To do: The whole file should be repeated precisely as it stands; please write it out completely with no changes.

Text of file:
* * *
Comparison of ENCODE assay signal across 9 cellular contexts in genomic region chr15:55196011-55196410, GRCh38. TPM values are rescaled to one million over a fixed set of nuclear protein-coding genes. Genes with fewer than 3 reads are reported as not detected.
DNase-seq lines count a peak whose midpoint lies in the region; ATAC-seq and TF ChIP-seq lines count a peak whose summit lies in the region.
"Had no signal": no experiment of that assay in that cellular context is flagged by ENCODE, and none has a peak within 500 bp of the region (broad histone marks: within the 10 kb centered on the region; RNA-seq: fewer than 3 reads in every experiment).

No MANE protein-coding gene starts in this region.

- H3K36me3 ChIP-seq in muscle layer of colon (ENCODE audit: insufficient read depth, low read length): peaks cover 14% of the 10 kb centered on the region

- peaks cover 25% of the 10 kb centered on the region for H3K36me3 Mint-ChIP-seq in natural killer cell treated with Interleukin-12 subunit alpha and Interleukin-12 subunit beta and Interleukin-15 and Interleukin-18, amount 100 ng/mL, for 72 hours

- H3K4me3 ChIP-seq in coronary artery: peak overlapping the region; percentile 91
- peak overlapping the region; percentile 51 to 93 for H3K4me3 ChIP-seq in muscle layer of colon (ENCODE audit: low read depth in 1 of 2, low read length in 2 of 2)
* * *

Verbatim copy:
Comparison of ENCODE assay signal across 9 cellular contexts in genomic region chr15:55196011-55196410, GRCh38. TPM values are rescaled to one million over a fixed set of nuclear protein-coding genes. Genes with fewer than 3 reads are reported as not detected.
DNase-seq lines count a peak whose midpoint lies in the region; ATAC-seq and TF ChIP-seq lines count a peak whose summit lies in the region.
"Had no signal": no experiment of that assay in that cellular context is flagged by ENCODE, and none has a peak within 500 bp of the region (broad histone marks: within the 10 kb centered on the region; RNA-seq: fewer than 3 reads in every experiment).

No MANE protein-coding gene starts in this region.

- H3K36me3 ChIP-seq in muscle layer of colon (ENCODE audit: insufficient read depth, low read length): peaks cover 14% of the 10 kb centered on the region

- peaks cover 25% of the 10 kb centered on the region for H3K36me3 Mint-ChIP-seq in natural killer cell treated with Interleukin-12 subunit alpha and Interleukin-12 subunit beta and Interleukin-15 and Interleukin-18, amount 100 ng/mL, for 72 hours

- H3K4me3 ChIP-seq in coronary artery: peak overlapping the region; percentile 91
- peak overlapping the region; percentile 51 to 93 for H3K4me3 ChIP-seq in muscle layer of colon (ENCODE audit: low read depth in 1 of 2, low read length in 2 of 2)